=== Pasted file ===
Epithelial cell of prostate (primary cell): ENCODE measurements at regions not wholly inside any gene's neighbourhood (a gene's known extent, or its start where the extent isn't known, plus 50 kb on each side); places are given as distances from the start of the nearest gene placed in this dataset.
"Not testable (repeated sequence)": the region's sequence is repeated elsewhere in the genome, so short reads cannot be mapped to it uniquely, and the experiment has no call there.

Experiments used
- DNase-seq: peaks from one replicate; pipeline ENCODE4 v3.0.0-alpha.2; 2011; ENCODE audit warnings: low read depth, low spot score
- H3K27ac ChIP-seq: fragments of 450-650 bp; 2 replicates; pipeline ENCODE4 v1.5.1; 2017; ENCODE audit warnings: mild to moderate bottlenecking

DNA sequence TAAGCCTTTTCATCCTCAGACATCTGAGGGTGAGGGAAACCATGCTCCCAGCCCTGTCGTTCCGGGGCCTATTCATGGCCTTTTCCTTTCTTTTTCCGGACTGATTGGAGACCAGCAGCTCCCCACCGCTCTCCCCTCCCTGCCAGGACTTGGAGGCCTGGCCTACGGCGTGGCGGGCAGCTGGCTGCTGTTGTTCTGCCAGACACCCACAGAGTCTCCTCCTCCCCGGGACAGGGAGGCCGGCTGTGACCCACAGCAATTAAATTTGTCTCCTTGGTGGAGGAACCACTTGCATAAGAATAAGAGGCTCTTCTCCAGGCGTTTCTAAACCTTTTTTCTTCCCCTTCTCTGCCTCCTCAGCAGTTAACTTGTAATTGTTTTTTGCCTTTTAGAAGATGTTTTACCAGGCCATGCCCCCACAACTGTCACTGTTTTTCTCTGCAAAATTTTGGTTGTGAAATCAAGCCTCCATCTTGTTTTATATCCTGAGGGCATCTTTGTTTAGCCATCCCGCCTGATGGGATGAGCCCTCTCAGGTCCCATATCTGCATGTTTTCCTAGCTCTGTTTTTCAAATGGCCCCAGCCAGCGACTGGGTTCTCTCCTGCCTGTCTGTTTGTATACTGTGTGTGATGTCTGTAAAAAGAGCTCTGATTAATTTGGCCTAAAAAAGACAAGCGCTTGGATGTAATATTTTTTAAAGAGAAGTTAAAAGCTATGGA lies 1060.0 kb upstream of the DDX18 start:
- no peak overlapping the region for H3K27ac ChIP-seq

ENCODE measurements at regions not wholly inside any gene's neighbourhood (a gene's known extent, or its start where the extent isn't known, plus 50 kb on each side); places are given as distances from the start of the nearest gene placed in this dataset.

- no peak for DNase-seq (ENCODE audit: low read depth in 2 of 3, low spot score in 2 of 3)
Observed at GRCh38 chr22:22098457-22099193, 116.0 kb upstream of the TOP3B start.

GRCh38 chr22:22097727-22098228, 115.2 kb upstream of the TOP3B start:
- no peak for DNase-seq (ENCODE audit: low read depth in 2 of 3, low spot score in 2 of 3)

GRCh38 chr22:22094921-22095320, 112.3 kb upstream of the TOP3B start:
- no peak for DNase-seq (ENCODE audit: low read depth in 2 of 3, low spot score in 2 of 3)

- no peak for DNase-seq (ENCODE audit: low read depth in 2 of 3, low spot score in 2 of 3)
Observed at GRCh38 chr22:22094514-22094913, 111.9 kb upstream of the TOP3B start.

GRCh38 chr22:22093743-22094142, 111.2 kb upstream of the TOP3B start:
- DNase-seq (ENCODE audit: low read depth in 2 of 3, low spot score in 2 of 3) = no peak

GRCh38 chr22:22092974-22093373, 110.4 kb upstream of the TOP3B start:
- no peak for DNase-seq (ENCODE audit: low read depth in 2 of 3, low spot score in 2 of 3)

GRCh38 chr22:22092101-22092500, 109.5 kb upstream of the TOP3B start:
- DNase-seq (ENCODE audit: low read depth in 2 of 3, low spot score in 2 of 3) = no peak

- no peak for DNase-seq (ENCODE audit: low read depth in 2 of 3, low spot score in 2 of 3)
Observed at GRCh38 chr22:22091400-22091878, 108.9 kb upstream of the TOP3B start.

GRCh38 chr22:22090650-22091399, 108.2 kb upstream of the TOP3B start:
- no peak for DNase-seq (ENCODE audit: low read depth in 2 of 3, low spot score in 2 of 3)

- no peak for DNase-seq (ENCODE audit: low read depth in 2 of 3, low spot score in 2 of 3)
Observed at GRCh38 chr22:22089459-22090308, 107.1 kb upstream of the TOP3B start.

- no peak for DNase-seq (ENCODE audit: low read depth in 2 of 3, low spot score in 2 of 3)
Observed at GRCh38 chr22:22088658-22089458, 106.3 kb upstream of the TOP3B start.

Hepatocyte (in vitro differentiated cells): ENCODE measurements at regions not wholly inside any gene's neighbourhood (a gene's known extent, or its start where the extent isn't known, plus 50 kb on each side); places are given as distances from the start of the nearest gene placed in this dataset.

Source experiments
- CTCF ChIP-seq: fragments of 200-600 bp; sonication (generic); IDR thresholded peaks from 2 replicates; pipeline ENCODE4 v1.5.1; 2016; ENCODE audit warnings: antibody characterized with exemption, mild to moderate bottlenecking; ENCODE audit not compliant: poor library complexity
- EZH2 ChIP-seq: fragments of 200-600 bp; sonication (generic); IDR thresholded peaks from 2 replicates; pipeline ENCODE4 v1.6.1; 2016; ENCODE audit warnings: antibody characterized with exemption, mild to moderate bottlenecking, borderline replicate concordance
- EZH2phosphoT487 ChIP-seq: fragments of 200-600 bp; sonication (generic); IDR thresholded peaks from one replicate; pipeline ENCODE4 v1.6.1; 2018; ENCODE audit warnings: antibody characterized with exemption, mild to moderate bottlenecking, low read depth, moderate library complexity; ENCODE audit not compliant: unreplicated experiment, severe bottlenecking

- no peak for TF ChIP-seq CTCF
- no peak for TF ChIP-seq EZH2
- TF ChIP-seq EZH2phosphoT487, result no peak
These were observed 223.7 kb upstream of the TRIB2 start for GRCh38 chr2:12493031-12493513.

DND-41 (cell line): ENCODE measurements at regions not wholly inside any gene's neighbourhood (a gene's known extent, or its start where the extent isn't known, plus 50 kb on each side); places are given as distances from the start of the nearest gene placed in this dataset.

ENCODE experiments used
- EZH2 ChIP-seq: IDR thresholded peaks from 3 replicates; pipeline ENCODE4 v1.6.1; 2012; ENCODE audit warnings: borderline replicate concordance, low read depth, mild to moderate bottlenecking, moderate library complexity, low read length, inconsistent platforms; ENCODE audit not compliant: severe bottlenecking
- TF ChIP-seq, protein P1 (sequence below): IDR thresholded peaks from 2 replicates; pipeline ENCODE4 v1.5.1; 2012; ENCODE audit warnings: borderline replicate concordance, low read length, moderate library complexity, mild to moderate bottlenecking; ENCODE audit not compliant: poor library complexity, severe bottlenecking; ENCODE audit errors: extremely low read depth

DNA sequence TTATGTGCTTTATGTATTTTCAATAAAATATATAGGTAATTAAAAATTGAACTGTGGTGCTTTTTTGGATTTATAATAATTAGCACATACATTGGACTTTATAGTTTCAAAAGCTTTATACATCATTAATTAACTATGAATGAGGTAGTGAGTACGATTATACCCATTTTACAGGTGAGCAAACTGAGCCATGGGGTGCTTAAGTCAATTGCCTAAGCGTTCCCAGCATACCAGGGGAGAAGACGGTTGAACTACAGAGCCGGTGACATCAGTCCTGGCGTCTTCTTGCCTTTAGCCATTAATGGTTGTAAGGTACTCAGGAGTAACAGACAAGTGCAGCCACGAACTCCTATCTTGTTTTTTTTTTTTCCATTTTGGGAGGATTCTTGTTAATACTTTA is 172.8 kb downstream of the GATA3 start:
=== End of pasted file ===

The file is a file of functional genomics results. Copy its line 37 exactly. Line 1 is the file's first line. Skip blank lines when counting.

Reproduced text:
- no peak for TF ChIP-seq EZH2